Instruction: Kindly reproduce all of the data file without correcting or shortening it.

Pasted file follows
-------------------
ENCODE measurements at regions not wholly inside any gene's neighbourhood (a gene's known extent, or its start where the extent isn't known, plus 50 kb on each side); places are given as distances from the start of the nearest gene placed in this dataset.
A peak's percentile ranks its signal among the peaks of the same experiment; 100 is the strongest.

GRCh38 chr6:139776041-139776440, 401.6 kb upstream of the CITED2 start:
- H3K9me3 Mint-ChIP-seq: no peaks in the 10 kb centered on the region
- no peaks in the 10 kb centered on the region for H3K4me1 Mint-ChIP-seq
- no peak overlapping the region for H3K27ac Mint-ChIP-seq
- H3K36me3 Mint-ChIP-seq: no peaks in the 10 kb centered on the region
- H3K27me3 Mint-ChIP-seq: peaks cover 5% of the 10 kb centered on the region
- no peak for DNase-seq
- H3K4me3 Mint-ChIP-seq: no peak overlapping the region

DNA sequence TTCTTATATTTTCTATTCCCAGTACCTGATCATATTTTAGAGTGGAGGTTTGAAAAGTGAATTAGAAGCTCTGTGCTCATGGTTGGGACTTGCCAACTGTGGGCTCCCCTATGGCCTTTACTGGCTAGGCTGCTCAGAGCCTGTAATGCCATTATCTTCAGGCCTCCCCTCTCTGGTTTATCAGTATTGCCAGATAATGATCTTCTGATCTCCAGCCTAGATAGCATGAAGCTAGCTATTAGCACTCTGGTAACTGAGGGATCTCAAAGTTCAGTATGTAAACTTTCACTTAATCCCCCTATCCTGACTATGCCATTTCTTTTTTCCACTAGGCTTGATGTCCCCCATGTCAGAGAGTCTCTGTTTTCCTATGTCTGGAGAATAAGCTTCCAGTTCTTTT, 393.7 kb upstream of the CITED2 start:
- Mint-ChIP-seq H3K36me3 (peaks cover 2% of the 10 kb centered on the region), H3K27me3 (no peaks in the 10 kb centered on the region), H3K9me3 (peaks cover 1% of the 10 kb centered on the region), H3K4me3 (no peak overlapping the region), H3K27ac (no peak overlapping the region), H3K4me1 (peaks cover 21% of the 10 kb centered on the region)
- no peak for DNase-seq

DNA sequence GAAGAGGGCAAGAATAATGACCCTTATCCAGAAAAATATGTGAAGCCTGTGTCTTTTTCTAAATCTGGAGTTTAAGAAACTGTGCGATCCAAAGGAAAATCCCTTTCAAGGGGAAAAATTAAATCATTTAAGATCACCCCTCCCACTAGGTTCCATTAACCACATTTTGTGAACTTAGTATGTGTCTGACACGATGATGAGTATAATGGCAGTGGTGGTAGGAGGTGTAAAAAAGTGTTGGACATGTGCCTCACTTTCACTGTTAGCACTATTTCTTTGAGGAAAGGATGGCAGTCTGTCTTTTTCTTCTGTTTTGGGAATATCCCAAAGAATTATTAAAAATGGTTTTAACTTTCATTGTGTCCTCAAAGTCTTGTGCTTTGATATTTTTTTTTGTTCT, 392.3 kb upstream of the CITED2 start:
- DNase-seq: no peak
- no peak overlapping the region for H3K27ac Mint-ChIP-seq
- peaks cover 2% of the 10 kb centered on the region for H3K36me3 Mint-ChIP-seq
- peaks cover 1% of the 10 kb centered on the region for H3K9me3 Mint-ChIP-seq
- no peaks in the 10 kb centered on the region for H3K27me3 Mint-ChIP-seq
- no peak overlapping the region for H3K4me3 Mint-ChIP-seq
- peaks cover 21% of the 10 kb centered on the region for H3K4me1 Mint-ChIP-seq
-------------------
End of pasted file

ENCODE measurements at regions not wholly inside any gene's neighbourhood (a gene's known extent, or its start where the extent isn't known, plus 50 kb on each side); places are given as distances from the start of the nearest gene placed in this dataset.
A peak's percentile ranks its signal among the peaks of the same experiment; 100 is the strongest.

GRCh38 chr6:139776041-139776440, 401.6 kb upstream of the CITED2 start:
- H3K9me3 Mint-ChIP-seq: no peaks in the 10 kb centered on the region
- no peaks in the 10 kb centered on the region for H3K4me1 Mint-ChIP-seq
- no peak overlapping the region for H3K27ac Mint-ChIP-seq
- H3K36me3 Mint-ChIP-seq: no peaks in the 10 kb centered on the region
- H3K27me3 Mint-ChIP-seq: peaks cover 5% of the 10 kb centered on the region
- no peak for DNase-seq
- H3K4me3 Mint-ChIP-seq: no peak overlapping the region

DNA sequence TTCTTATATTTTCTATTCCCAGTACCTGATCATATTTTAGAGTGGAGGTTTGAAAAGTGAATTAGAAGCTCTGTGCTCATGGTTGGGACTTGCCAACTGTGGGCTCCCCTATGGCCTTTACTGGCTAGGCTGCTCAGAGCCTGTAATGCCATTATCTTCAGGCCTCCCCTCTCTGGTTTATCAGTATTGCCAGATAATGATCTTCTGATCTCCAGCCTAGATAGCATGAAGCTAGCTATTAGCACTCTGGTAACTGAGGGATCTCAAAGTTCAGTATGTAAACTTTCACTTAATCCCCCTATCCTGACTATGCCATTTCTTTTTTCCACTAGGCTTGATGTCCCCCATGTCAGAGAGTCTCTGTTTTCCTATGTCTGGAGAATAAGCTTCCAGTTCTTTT, 393.7 kb upstream of the CITED2 start:
- Mint-ChIP-seq H3K36me3 (peaks cover 2% of the 10 kb centered on the region), H3K27me3 (no peaks in the 10 kb centered on the region), H3K9me3 (peaks cover 1% of the 10 kb centered on the region), H3K4me3 (no peak overlapping the region), H3K27ac (no peak overlapping the region), H3K4me1 (peaks cover 21% of the 10 kb centered on the region)
- no peak for DNase-seq

DNA sequence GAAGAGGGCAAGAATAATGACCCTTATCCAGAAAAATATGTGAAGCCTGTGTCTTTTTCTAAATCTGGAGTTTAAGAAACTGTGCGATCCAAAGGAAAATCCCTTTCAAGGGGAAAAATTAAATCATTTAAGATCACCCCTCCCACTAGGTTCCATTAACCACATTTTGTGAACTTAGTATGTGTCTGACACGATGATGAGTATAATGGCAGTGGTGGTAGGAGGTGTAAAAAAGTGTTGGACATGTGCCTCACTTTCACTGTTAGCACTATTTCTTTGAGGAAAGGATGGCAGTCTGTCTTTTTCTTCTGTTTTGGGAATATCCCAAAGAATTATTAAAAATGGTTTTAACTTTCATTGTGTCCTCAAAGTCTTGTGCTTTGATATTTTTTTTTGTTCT, 392.3 kb upstream of the CITED2 start:
- DNase-seq: no peak
- no peak overlapping the region for H3K27ac Mint-ChIP-seq
- peaks cover 2% of the 10 kb centered on the region for H3K36me3 Mint-ChIP-seq
- peaks cover 1% of the 10 kb centered on the region for H3K9me3 Mint-ChIP-seq
- no peaks in the 10 kb centered on the region for H3K27me3 Mint-ChIP-seq
- no peak overlapping the region for H3K4me3 Mint-ChIP-seq
- peaks cover 21% of the 10 kb centered on the region for H3K4me1 Mint-ChIP-seq